Apple Dropped the Ball on its Flagship System

Apple Dropped the Ball on its Flagship System

First a little history. If you want the absolute best desktop computing system for creating video, graphics, audio, or just about anything else, then Apple’s Mac Pro is the obvious choice. Power, stability, resiliency, and OS X / MacOS are at your fingertips according to Steve Jobs and most people that have ever owned a Mac. No more Windows Blue Screens of Death, malware epidemics, ransomware, or hassles with drivers and constant security updates.

The PowerMac and later the Mac Pro (when Apple switched from custom RISC to commodity Intel x86 chips) has been the top of the line for all Apple computing products. However, since 2013, Apple has dropped the ball (to put it lightly) on its flagship systems, focusing instead upon new toys for its more lucrative consumer iPad and iPhone product lineup under Tim Cook.

The consumer focus boosted Apple profits for a while. However, huge price hikes in the iPhone lineup since the iPhone X has caused a consumer backlash and disappointing 2018 and 2019 sales. Most importantly the consumer focus has damaged Apple’s reputation with its most loyal customers - professional photographers, videographers, graphic artists, designers, architects, etc. who rely upon the Mac Pro for their livelihoods.

Yes, in early 2019 when this story was last updated you can still spend over $7,000 with Apple for a Mac Pro, but you can only buy 2013-era tech for your money. That means the new Mac Pro that you purchase today is at least 6 years old even if it hasn’t ever been powered on before. In the tech industry, 6 years is like a century in terms of development advances.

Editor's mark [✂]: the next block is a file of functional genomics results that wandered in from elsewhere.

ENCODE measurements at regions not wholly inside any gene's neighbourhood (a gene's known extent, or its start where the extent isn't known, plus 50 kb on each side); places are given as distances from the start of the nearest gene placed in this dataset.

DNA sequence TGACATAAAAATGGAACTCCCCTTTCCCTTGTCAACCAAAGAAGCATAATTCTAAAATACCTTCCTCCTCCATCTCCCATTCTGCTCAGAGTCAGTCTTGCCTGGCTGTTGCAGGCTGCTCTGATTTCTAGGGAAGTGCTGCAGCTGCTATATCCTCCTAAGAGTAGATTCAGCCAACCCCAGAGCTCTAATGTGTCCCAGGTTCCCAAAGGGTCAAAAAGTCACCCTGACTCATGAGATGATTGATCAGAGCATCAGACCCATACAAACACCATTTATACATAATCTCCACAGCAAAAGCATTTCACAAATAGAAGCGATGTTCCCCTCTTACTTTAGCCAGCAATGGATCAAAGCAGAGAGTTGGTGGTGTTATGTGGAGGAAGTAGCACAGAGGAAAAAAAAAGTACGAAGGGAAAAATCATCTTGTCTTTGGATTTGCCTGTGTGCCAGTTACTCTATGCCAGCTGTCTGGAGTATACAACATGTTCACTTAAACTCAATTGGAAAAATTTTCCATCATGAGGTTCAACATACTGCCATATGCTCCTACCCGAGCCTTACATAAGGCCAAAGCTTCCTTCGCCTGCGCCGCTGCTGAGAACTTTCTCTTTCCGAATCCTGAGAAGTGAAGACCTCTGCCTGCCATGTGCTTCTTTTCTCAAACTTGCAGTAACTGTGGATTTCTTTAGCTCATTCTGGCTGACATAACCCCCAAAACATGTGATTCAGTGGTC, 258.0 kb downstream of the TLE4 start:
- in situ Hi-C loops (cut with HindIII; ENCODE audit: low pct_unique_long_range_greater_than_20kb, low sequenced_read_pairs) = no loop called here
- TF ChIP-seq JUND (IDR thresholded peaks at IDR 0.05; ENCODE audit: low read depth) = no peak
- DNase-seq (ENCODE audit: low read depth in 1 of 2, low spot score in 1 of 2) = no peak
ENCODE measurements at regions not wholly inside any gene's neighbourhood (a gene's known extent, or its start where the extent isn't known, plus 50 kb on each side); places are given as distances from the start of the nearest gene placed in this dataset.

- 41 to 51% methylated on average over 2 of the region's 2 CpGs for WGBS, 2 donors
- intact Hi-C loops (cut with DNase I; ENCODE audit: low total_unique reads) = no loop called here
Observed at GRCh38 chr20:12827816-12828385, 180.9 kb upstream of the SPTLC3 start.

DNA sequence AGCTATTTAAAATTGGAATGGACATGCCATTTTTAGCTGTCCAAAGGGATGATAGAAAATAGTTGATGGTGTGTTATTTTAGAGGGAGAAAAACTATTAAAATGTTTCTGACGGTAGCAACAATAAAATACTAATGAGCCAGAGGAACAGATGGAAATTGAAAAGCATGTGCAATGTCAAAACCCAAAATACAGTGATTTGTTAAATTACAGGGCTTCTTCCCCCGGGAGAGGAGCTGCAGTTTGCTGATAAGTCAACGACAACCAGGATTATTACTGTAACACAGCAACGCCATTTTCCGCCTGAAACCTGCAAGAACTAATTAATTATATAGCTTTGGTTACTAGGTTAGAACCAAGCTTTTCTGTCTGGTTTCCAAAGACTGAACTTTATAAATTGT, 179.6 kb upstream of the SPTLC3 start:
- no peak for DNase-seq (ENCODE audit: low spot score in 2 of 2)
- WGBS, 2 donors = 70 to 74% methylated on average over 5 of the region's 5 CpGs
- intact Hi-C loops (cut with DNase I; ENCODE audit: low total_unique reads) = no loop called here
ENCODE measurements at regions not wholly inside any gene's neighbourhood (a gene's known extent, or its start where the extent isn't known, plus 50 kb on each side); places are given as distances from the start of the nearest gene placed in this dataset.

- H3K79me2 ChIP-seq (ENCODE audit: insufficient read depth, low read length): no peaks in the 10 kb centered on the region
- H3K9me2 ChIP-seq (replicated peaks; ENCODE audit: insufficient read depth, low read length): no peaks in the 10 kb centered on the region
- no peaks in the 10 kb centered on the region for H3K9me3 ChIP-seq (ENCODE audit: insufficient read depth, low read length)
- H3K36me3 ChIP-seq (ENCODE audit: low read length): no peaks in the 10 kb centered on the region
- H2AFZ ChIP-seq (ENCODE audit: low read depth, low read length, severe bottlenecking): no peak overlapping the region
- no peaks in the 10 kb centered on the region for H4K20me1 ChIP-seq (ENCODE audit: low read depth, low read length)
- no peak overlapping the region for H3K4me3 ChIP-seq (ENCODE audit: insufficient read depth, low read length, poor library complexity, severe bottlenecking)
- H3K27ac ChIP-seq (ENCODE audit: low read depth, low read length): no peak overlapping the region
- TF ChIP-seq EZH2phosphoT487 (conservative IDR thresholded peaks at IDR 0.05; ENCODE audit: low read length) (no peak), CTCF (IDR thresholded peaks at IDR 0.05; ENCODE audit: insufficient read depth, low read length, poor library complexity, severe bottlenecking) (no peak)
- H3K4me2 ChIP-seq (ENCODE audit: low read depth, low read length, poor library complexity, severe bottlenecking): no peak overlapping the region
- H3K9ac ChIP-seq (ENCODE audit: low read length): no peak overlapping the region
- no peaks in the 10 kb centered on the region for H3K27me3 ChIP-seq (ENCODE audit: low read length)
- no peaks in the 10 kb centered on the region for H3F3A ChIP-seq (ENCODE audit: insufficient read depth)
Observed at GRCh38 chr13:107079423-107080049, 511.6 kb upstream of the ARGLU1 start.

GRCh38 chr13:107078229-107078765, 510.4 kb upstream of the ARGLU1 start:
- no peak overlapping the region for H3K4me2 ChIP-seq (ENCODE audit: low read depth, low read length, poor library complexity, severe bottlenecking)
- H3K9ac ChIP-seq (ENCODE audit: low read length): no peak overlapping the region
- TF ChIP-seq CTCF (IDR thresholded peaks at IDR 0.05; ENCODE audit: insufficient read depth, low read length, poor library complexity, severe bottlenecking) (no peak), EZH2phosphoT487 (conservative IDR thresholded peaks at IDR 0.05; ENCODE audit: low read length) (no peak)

Apple’s reluctance, to upkeep its top Mac Pro systems has been the subject of literally tens of thousands of news posts, blogs and articles since 2012 when it retired its Mac Pro 'cheese grater' tower in favor of the ‘trashcan’ Mac Pro – a very forward thinking but proprietary system of laptop-sized parts assembled inside a circular party-sized beer keg. Sure, it’s a great system but its highly proprietary and even the most hard-core of system upgraders would have a hard time bringing the trashcan into the modern world – especially without dropping a small fortune in expensive custom parts.

Most importantly the 2013 'trashcan' had some critical thermal design limitations which makes it impossible to install modern GPUs and has also caused some major reliability issues due to overheating inside the party keg - even with the standard equipment. Recalls on poorly manufactured graphics cards and a the need to replace the very expensive motherboard periodically will relegate this design to the trashcan of history.

The 2013 Mac Pro 'trashcan' was a statement all in itself, but at 6 years of age the Mac Pro is woefully out of date and overpriced. If you want the best Apple computing power, then you are going to have to think outside of the box and that involves some upgrading of an an older but better Apple Mac Pro.